Lee Epstein, PhD, was installed as the Ethan A.H. Shepley Distinguished University Professor at Washington University in St. Louis in a campus ceremony March 17.
“The Ethan A.H. Shepley Distinguished University Professorship was created with the intent to recognize and celebrate the accomplishments of noted faculty — individuals who, like the professorship’s namesake, are outstanding leaders and scholars,” Chancellor Mark S. Wrighton said. “I am delighted to award this prestigious professorship to another such highly regarded individual, Professor Lee Epstein.”
Epstein completed graduate and undergraduate studies in political science at Emory University, earning her doctorate in 1983. She spent much of her early career at Washington University, where she taught from 1991-2006 and served as the university’s Edward Mallinckrodt Distinguished University Professor of Political Science and as professor in the School of Law.
She returned to Washington University last year after a span of several prestigious positions at other leading universities.
“It’s not often that a university gets to welcome an esteemed scholar like Lee Epstein to its faculty not just once, but twice,” Provost Holden Thorp, PhD, said. “We are extremely grateful that she has returned to Washington University. The Shepley Professorship is well-deserved recognition of her many talents as a leader, researcher and educator, and I could not be more pleased that she has received this distinguished honor.”
Epstein served as the Henry Wade Rogers Professor, a universitywide chair, at Northwestern University from 2006-2011; and as the Provost Professor of Law and Political Science and the Rader Family Trustee Chair in Law at the University of Southern California from 2011-14.
Her research and teaching interests center on law and legal institutions, particularly the behavior of judges. She teaches courses on legal research, constitutional law, judicial behavior and the U.S. Supreme Court. She is now working on several books — among them one that examines how national and local economic trends affect judicial decisions, and another on diversity in the federal courts.
Epstein was elected a fellow of the American Academy of Arts & Sciences in 2006 and of the American Academy of Political and Social Science in 2004. Last year, she was a Phi Beta Kappa Visiting Scholar, a Guggenheim Fellow and an International Visiting Professor at the Radzyner School of Law in Israel.
She is a principal investigator of the U.S. Supreme Court Database project, and co-editor of the Journal of Law, Economics & Organization, among other professional positions. She also co-directs the Center on Empirical Research in Law at Washington University.
A recipient of 12 grants from the National Science Foundation, Epstein has authored or co-authored more than 100 articles and essays and 17 books, including “The Choices Justices Make,” which won the Pritchett Award for the Best Book on Law and Courts; and the Lasting Contribution Award “for a book or journal article, 10 years or older, that has made a lasting impression on the field of law and courts.”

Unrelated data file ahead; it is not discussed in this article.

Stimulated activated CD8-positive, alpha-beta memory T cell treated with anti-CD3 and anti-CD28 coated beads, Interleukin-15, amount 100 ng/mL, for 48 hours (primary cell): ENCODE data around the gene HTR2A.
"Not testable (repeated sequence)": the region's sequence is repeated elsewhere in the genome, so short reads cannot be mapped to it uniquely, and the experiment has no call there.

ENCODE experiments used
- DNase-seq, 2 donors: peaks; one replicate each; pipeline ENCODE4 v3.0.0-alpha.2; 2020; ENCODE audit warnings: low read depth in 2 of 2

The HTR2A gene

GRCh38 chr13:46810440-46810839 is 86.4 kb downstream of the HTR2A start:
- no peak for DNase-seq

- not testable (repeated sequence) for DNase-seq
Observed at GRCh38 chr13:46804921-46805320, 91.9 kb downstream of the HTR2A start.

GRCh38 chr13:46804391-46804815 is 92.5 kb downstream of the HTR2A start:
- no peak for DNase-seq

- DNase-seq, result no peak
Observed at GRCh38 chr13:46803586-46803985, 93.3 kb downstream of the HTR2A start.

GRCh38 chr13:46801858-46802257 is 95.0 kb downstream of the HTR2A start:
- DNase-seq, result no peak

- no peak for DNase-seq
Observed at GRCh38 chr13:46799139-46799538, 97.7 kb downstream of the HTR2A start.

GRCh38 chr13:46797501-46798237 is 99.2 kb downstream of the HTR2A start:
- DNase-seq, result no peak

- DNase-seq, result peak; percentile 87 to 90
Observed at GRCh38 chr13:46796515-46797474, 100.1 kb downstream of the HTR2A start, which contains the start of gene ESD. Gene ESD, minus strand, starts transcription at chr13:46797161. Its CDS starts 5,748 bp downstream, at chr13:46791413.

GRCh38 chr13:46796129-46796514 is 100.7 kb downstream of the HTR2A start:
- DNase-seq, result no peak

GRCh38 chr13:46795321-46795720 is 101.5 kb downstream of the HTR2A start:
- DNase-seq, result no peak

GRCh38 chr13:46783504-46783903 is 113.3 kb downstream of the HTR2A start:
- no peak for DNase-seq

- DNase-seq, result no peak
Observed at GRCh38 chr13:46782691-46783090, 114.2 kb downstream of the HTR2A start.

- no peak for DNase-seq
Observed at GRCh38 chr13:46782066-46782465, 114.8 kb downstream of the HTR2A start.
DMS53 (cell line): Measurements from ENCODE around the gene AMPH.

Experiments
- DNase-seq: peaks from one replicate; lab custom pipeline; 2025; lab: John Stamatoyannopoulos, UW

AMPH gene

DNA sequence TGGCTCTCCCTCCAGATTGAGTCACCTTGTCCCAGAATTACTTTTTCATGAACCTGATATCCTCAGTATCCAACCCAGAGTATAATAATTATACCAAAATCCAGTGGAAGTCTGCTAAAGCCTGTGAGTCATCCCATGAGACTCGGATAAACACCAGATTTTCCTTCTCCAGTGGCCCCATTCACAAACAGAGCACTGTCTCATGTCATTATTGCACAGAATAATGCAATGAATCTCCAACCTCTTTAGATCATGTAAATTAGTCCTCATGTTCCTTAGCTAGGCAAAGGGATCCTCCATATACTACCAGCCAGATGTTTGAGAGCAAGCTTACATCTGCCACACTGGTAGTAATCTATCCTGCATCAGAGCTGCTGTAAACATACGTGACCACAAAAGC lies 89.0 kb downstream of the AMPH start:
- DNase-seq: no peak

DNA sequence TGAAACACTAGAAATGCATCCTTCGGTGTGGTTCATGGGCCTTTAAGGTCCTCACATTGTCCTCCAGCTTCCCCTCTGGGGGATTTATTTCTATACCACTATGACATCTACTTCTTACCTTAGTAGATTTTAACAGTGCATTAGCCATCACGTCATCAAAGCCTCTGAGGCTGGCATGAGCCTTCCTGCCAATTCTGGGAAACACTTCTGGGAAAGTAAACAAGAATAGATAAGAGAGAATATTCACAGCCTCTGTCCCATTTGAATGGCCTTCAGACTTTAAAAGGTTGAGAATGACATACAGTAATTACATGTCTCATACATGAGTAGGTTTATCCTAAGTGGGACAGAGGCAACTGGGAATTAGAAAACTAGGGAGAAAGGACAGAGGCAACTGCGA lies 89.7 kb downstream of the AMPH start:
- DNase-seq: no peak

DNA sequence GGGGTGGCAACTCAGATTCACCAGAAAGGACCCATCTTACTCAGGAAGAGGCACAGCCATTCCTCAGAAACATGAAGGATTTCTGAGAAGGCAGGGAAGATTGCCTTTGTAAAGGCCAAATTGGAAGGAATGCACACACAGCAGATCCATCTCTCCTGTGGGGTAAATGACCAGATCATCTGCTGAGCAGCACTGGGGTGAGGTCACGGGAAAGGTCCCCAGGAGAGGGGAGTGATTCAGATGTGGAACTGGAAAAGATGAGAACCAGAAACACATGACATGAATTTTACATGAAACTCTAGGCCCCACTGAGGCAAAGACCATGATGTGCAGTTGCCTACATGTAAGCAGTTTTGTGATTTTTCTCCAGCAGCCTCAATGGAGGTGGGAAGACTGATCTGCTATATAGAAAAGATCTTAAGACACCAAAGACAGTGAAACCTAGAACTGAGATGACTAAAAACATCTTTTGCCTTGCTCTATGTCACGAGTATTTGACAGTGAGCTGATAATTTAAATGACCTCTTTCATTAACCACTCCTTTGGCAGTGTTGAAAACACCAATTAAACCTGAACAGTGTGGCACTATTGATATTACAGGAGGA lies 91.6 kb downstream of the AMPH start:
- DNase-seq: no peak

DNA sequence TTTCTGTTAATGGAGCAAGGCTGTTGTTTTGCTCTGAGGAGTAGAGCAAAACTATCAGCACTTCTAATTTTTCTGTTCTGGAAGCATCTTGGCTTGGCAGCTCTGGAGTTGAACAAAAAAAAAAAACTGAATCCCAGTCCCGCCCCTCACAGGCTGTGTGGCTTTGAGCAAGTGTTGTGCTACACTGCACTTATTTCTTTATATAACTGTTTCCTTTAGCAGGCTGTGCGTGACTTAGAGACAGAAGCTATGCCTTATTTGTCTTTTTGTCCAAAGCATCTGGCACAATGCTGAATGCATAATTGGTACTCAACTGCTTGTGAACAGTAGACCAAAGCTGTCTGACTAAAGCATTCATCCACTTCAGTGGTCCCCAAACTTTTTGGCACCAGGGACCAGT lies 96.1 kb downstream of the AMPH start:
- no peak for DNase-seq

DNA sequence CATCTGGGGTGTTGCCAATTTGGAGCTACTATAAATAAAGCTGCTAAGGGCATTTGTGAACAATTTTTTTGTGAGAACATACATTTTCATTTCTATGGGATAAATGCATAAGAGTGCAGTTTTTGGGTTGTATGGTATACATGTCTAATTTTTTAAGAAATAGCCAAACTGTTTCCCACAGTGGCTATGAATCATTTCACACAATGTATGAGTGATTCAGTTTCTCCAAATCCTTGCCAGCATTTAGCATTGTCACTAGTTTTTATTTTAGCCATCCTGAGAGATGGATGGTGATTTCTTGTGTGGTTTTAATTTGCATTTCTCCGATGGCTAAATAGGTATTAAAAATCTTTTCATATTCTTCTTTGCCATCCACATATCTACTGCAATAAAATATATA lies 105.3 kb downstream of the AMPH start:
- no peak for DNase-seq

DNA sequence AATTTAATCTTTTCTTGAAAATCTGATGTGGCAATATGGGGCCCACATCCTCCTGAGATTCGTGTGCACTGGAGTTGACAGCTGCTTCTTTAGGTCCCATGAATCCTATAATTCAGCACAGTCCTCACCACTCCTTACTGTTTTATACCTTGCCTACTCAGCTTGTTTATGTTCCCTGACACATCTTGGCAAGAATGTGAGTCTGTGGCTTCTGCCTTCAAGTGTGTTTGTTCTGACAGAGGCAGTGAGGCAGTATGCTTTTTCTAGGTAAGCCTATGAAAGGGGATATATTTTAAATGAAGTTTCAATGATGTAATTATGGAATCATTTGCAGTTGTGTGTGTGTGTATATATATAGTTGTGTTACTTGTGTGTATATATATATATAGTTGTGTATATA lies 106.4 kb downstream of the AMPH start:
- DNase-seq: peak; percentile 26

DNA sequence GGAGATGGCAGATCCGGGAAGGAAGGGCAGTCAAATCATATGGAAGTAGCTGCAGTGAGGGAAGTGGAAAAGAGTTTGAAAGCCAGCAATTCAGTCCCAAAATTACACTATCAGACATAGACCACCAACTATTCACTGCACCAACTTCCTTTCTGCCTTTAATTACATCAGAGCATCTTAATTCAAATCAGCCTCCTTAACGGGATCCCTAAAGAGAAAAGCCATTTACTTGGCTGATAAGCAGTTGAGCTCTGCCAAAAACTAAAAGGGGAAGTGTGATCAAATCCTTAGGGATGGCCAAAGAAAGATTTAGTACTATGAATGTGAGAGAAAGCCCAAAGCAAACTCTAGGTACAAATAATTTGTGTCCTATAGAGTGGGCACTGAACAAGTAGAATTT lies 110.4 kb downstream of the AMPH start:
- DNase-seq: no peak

Her most recent book, “An Introduction to Empirical Legal Research” (with Andrew D. Martin), was published in 2014 (Oxford University Press).
During her previous stay at Washington University, Epstein was named Professor of the Year by the Undergraduate Political Science Association and received a Faculty of the Year Award from the Student Union. She is also a recipient of Washington University’s Alumni Board of Governors Distinguished Faculty Award and the Arthur Holly Compton Faculty Achievement Award.
About Ethan A.H. Shepley
Ethan Allen Hitchcock Shepley Sr., the eighth chairman of Washington University’s Board of Trustees, its 10th chancellor, a 1922 graduate of the School of Law, and a partner at Bryan Cave, served the university in many ways until his death in 1975.
His service was marked by a commitment to build Washington University into a national institution, by significant capital construction on both the Danforth and Medical campuses, and particularly by the development of the residential complex now known as the South 40 that allowed the university to draw students from every geographic region.
Shepley was chosen by the American Association of University Professors as the 1959 recipient of its Alexander Meiklejohn Award for Academic Freedom in recognition of his strong defense of the principle of free inquiry.
About the Shepley Professorship
Joel Seligman, JD, former dean of the School of Law, was installed as the inaugural holder of the Shepley University Professorship on Sept. 16, 1999. Seligman left the university in 2005 to become chancellor of the University of Rochester in New York.
The professorship passed to Kent Syverud, JD, when he joined Washington University as law school professor and dean in 2006. The professorship has been vacant since Syverud left the university in 2014 to become chancellor at Syracuse University.